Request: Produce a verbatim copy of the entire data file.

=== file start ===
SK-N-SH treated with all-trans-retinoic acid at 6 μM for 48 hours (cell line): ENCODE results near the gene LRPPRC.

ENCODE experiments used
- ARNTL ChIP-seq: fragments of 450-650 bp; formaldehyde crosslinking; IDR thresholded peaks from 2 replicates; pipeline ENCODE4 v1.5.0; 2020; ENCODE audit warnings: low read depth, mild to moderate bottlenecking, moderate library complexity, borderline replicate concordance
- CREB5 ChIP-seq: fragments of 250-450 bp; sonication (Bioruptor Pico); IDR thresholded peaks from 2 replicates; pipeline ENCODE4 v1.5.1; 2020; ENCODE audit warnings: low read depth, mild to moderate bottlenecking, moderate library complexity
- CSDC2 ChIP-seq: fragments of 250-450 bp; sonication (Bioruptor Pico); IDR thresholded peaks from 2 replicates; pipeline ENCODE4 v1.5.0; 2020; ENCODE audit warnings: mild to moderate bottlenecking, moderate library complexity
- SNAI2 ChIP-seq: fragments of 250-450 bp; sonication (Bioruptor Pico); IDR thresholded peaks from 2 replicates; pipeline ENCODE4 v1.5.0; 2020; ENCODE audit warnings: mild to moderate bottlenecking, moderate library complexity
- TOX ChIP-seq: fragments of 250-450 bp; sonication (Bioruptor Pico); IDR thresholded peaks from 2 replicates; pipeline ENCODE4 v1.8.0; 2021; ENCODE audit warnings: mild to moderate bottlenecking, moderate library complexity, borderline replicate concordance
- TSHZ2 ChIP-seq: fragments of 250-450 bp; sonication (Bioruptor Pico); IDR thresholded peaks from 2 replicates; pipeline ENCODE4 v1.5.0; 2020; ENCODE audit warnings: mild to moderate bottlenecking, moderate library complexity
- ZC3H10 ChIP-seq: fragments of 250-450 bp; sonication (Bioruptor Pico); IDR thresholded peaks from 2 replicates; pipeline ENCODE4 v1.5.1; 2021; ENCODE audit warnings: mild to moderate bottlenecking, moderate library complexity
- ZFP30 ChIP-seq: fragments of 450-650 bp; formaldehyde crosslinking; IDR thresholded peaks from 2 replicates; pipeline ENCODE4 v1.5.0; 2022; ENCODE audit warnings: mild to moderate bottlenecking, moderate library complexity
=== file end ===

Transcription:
SK-N-SH treated with all-trans-retinoic acid at 6 μM for 48 hours (cell line): ENCODE results near the gene LRPPRC.

ENCODE experiments used
- ARNTL ChIP-seq: fragments of 450-650 bp; formaldehyde crosslinking; IDR thresholded peaks from 2 replicates; pipeline ENCODE4 v1.5.0; 2020; ENCODE audit warnings: low read depth, mild to moderate bottlenecking, moderate library complexity, borderline replicate concordance
- CREB5 ChIP-seq: fragments of 250-450 bp; sonication (Bioruptor Pico); IDR thresholded peaks from 2 replicates; pipeline ENCODE4 v1.5.1; 2020; ENCODE audit warnings: low read depth, mild to moderate bottlenecking, moderate library complexity
- CSDC2 ChIP-seq: fragments of 250-450 bp; sonication (Bioruptor Pico); IDR thresholded peaks from 2 replicates; pipeline ENCODE4 v1.5.0; 2020; ENCODE audit warnings: mild to moderate bottlenecking, moderate library complexity
- SNAI2 ChIP-seq: fragments of 250-450 bp; sonication (Bioruptor Pico); IDR thresholded peaks from 2 replicates; pipeline ENCODE4 v1.5.0; 2020; ENCODE audit warnings: mild to moderate bottlenecking, moderate library complexity
- TOX ChIP-seq: fragments of 250-450 bp; sonication (Bioruptor Pico); IDR thresholded peaks from 2 replicates; pipeline ENCODE4 v1.8.0; 2021; ENCODE audit warnings: mild to moderate bottlenecking, moderate library complexity, borderline replicate concordance
- TSHZ2 ChIP-seq: fragments of 250-450 bp; sonication (Bioruptor Pico); IDR thresholded peaks from 2 replicates; pipeline ENCODE4 v1.5.0; 2020; ENCODE audit warnings: mild to moderate bottlenecking, moderate library complexity
- ZC3H10 ChIP-seq: fragments of 250-450 bp; sonication (Bioruptor Pico); IDR thresholded peaks from 2 replicates; pipeline ENCODE4 v1.5.1; 2021; ENCODE audit warnings: mild to moderate bottlenecking, moderate library complexity
- ZFP30 ChIP-seq: fragments of 450-650 bp; formaldehyde crosslinking; IDR thresholded peaks from 2 replicates; pipeline ENCODE4 v1.5.0; 2022; ENCODE audit warnings: mild to moderate bottlenecking, moderate library complexity